Interventions to address stimulant and opioid use that consider race and gender may prove more effective at preventing overdose deaths than current methods, according to a Penn State-led team of researchers who studied how drug treatment admissions and overdose deaths differed among race and gender. The researchers found that minority communities bore the brunt of the crisis in both urban and rural areas. They reported their findings in the journal Drug and Alcohol Dependence. The United States recorded more than 580,000 opioid and stimulant-related overdose deaths in the last 20 years, with 100,000 deaths in 2020 alone. Drug overdose deaths in the U.S. have continued to climb despite rising treatment admissions, with Black men and American Indian/Native Alaskan men and women hit the hardest by the overdose crisis, according to Penn State's Abenaa Jones, the Ann Atherton Early Career Professor in Health and Human Development and assistant professor of human development and family studies, who was lead author on the paper. In the last two decades the crisis has hit hardest in high-distressed neighborhoods, or rural and urban places with low income, a lack of housing, underserved schools, and other factors that would put an individual at a disadvantage simply by living there, said Jones. Racial and ethnic minorities tend to live in these areas at higher rates than white individuals, and the stress caused by living in these adverse environments may lead to substance use as a means to cope. Higher distressed neighborhoods are more likely to see tainted drug supplies than other places, which can lead to the increased likelihood of fatal overdoses. In addition, these areas may lack access to naloxone, the life-saving opioid overdose reversal drug, she added. Other contributors to this work were Riley Shearer, University of Minnesota; Alexis Santos-Lozada, Penn State; Sienna Strong-Jones, Penn State; Noel Vest, Boston University; Daniel Teixeira da Silva, University of Pennsylvania; Utsha Khatri, Icahn School of Medicine at Mount Sinai; and Tyler Winkelman, MD, MSc, Hennepin Healthcare Research Institute of Minneapolis, and his co-authors. For the study, Winkelman and co-authors analyzed data collected from 1992 to 2017, identifying records for cases of 131,838 pregnant women with opioid use disorder. They drew these from the Treatment Episode Data Set-Admissions (TEDS-A) program, an annual national survey conducted by the federal Substance Abuse and Mental Health Services Administration (SAMHSA). More than half — 63.3% — percent of the women in the sample studied were between the ages aged 18–29.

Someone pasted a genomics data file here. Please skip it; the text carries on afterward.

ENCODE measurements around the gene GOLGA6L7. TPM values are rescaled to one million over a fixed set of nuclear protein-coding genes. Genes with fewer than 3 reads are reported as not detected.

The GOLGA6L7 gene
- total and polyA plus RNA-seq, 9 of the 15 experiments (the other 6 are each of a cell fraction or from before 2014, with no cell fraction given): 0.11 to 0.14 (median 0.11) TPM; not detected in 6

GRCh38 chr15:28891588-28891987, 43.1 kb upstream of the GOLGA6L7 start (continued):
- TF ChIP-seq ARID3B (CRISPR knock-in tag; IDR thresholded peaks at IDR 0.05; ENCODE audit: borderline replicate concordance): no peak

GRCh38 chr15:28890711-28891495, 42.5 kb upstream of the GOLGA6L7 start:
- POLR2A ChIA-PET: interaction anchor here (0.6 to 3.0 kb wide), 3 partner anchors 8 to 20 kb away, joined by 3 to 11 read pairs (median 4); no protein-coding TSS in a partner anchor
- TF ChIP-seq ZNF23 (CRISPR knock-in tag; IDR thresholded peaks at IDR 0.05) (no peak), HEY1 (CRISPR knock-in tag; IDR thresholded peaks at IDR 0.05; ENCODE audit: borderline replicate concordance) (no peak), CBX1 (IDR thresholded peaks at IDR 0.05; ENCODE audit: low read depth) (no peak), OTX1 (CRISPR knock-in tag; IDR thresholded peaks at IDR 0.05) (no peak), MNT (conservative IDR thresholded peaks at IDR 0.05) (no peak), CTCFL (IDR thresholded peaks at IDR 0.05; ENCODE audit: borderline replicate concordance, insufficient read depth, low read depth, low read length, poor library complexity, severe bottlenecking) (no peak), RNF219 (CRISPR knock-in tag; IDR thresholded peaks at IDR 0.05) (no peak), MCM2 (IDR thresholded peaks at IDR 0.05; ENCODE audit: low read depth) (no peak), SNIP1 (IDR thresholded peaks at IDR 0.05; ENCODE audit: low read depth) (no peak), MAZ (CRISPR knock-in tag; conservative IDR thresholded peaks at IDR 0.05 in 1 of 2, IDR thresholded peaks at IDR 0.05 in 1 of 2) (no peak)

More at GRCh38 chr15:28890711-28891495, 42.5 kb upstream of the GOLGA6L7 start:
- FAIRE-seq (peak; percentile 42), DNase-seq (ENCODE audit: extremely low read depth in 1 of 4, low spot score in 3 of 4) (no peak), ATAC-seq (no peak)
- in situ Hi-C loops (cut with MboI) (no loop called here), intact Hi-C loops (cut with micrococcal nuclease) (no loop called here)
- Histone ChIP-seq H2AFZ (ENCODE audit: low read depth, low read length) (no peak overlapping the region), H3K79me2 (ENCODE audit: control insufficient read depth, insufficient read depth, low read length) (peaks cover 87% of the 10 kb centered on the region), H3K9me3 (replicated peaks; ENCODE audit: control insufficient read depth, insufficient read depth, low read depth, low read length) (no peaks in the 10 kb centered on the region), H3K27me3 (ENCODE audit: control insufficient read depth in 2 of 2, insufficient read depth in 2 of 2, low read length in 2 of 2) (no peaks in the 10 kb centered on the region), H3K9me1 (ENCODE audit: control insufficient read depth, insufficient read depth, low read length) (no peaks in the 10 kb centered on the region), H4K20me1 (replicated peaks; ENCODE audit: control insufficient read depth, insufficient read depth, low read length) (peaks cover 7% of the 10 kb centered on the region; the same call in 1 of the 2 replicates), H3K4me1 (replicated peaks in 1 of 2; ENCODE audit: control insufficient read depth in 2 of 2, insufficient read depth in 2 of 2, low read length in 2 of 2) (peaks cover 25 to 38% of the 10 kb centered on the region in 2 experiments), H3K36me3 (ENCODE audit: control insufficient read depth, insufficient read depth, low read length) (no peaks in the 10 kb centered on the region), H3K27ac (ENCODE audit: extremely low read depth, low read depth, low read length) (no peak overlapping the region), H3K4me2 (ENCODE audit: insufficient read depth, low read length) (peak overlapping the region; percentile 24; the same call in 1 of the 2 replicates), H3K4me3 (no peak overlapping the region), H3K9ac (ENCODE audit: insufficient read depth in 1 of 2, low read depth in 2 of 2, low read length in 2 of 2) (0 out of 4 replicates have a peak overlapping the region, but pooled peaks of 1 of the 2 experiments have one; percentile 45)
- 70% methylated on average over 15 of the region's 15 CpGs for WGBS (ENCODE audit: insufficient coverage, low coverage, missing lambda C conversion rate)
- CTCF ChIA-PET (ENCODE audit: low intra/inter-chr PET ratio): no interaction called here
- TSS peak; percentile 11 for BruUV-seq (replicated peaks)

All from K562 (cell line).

Interventions to address stimulant and opioid use that consider race and gender may prove more effective at preventing overdose deaths than current methods, according to a Penn State-led team of researchers who studied how drug treatment admissions and overdose deaths differed among race and gender. The researchers found that minority communities bore the brunt of the crisis in both urban and rural areas. They reported their findings in the journal Drug and Alcohol Dependence. The United States recorded more than 580,000 opioid and stimulant-related overdose deaths in the last 20 years, with 100,000 deaths in 2020 alone. Drug overdose deaths in the U.S. have continued to climb despite rising treatment admissions, with Black men and American Indian/Native Alaskan men and women hit the hardest by the overdose crisis, according to Penn State's Abenaa Jones, the Ann Atherton Early Career Professor in Health and Human Development and assistant professor of human development and family studies, who was lead author on the paper. In the last two decades the crisis has hit hardest in high-distressed neighborhoods, or rural and urban places with low income, a lack of housing, underserved schools, and other factors that would put an individual at a disadvantage simply by living there, said Jones. Racial and ethnic minorities tend to live in these areas at higher rates than white individuals, and the stress caused by living in these adverse environments may lead to substance use as a means to cope. Higher distressed neighborhoods are more likely to see tainted drug supplies than other places, which can lead to the increased likelihood of fatal overdoses. In addition, these areas may lack access to naloxone, the life-saving opioid overdose reversal drug, she added. Other contributors to this work were Riley Shearer, University of Minnesota; Alexis Santos-Lozada, Penn State; Sienna Strong-Jones, Penn State; Noel Vest, Boston University; Daniel Teixeira da Silva, University of Pennsylvania; Utsha Khatri, Icahn School of Medicine at Mount Sinai; and Tyler Winkelman, MD, MSc, Hennepin Healthcare Research Institute of Minneapolis, and his co-authors. For the study, Winkelman and co-authors analyzed data collected from 1992 to 2017, identifying records for cases of 131,838 pregnant women with opioid use disorder. They drew these from the Treatment Episode Data Set-Admissions (TEDS-A) program, an annual national survey conducted by the federal Substance Abuse and Mental Health Services Administration (SAMHSA). More than half — 63.3% — percent of the women in the sample studied were between the ages aged 18–29.